The tool of the invention comprises a convenient means for both rotating the key to a desired orientation, and for thereafter seating the oriented key in a connector passageway in a locked position. The tool of the invention may comprise a hand tool or a tool adapted to be incorporated into appropriate automated equipment.
Further advantages and specific details of the invention will become apparent hereinafter in conjunction with the following detailed description of a presently preferred embodiment.
FIG. 1 is a front view of an electrical connector incorporating keying means with which the tool of the present invention may be used;
FIG. 2 is a top view of the connector of FIG. 1;
FIGS. 3A and 3B are side views of the connector of FIGS. 1 and 2 illustrating a key in programmable and locked positions, respectively;
FIGS. 4A and 4B are cross-sectional views looking in the direction of arrows 4A--4A and 4B--4B in FIGS. 3A and 3B, respectively, illustrating the key in programmable and locked positions, respectively;
FIG. 5 is a perspective view of the key used in the connector of FIGS. 1-4;
FIG. 6 is a perspective view of a key orienting and seating tool according to a presently preferred embodiment of the invention; and
FIGS. 7 and 8 are cross-sectional views of the tool of FIG. 6 in retracted and extended positions, respectively.
In order to provide a clearer understanding of the invention, FIGS. 1-4 illustrate an electrical connector 10 incorporating a keying system with which the tool of the present invention may be used.
In the embodiment illustrated, connector 10 comprises a receptacle connector adapted to be mounted to a printed circuit board or the like (not shown). Connector 10 comprises a housing 21, a metal shroud 22 supported in a polarizing D-aperture in housing 21, and a plastic header 23 formed of suitable, thermoplastic, insulating material supported within shroud 22. Header 23 has a plurality of passageways 24 extending therethrough for receiving a plurality of female contacts 17.
Connector 10 is adapted to be mated with a complementary electrical connector (not shown) to complete electrical circuits through the connectors as is known to those skilled in the art. Connector 10, however, is particularly designed for use in applications in which a plurality of identical connectors are mounted in close proximity to one another; and in such applications, it is important to ensure that each of the identical connectors be mated with the correct complementary connector as mismatching of connector pairs can result in damage to the electrical circuits improperly connected thereby.
To ensure that each connector 10 can mate with only the correct complementary connector, the connectors include keying systems to prevent improper connector pairs from being mated; and connector 10 includes a keying system generally designated by reference numeral 30 in FIGS. 1 and 2. As will be explained in greater detail hereinafter, keying system 30 includes a pair of keys 36 which are mounted adjacent opposite ends of connector housing 21 and which include extended keying portions 37 which can be positioned in any selected one of a plurality of orientations. The complementary connector will similarly include a pair of keys having keying portions which are also positioned in a selected orientation.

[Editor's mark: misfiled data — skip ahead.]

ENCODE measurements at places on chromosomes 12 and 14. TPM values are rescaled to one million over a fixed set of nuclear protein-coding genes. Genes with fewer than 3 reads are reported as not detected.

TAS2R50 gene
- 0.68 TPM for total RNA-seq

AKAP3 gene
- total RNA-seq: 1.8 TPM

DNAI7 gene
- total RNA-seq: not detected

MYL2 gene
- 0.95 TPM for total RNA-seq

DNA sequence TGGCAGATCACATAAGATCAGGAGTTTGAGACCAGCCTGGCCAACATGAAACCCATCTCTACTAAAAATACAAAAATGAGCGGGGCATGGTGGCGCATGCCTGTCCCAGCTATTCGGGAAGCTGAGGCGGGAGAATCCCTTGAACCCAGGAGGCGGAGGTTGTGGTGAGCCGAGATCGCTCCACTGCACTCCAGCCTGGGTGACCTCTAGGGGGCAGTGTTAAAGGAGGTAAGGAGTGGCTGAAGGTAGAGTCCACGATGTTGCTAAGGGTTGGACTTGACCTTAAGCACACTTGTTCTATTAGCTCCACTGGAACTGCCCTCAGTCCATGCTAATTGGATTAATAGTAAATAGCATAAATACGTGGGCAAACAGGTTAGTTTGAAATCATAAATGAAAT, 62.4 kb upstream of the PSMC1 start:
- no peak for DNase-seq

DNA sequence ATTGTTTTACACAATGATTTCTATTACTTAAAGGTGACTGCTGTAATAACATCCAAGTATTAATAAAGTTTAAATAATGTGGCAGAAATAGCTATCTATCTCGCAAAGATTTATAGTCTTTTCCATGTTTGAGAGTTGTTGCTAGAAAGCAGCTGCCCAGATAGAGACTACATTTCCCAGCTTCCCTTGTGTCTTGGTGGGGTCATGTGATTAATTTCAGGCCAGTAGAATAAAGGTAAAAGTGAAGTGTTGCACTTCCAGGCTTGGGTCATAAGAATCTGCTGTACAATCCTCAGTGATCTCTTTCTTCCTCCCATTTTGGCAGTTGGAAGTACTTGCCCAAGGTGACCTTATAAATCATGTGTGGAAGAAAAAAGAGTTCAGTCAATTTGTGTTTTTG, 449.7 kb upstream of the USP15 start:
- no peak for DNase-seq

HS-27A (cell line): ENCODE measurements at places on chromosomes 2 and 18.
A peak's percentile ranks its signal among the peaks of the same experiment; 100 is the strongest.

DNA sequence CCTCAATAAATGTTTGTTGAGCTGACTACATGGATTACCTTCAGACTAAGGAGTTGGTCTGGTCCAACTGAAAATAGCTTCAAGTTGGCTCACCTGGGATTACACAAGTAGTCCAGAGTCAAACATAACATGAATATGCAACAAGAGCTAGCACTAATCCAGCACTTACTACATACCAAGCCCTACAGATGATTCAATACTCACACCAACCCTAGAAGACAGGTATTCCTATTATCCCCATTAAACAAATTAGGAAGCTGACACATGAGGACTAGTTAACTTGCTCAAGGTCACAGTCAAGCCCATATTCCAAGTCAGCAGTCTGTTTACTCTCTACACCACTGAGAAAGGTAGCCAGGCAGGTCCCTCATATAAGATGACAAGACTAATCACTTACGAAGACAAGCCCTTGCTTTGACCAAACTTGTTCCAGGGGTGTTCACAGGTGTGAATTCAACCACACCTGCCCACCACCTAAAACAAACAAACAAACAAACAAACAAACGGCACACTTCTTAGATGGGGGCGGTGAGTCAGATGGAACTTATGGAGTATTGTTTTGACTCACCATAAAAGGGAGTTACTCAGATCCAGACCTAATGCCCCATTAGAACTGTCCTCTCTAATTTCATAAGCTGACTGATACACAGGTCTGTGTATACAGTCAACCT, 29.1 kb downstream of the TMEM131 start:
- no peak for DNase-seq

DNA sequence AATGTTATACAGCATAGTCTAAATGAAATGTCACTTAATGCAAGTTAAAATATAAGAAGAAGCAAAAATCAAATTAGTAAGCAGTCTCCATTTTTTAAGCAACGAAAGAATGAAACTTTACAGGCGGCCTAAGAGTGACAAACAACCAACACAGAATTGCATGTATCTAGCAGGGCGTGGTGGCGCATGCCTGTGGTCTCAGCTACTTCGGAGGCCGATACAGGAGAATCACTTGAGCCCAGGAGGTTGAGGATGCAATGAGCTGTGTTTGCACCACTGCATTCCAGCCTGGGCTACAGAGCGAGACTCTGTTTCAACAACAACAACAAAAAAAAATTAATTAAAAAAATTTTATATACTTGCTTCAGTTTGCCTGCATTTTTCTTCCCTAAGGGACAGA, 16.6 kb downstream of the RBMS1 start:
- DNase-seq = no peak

As is known to those skilled in the art, if keys 36 of connectors 10 are properly oriented with the keys on the complementary connector, keying portions 37 will pass by the keying portions on the keys of the complementary connector as the connectors are mated, permitting the connectors to properly mate. If, however, keys 36 are not properly oriented with respect to the keys on the complementary connector, keying portions 37 will impinge against the keying portions on the keys of the complementary connector during mating to prevent the connectors from being mated. The keying systems thus permit a connector 10 to mate with only the proper complementary connector and not with an incorrect complementary connector.
As best shown in FIGS. 4A and 4B, housing 21 includes a pair of key-receiving passageways 31 adjacent opposite ends thereof. Passageways 31 extend into housing 21 from upper surface 32 thereof and include a first, lower passageway portion 31a and a second, upper passageway portion 31b of slightly reduced diameter. Passageway portion 31b is positioned adjacent the entrance to passageway 31, and defines with passageway portion 31a, an internal annular shoulder 33 therebetween (see FIG. 4B).
Key-receiving passageways 31 are adapted to receive a pair of keys 36. Key 36 is illustrated in detail in FIG. 5 and comprises a generally elongated member having a body portion 67, a keying portion 68, and a retention portion 69. Body portion 67 is formed to have a cross-section shaped in a regular polygonal shape, preferably, a hexagonal shape, to define the different orientations of key 36. Keying portion 68 is of generally semi-circular cross-section, and extends upwardly from body portion 67, covering approximately one-half of the upper surface of body portion 67.
Retention portion 69 extends downwardly from the lower surface 70 of body portion 67 and comprises a pair of downwardly extending legs 71, each of which has a small projection or barb 72 extending outwardly from the lower end thereof. Retention portion 69 also includes a plurality of, e.g., four, spaced, outwardly extending longitudinal ribs 73 formed around a ribbed section thereof.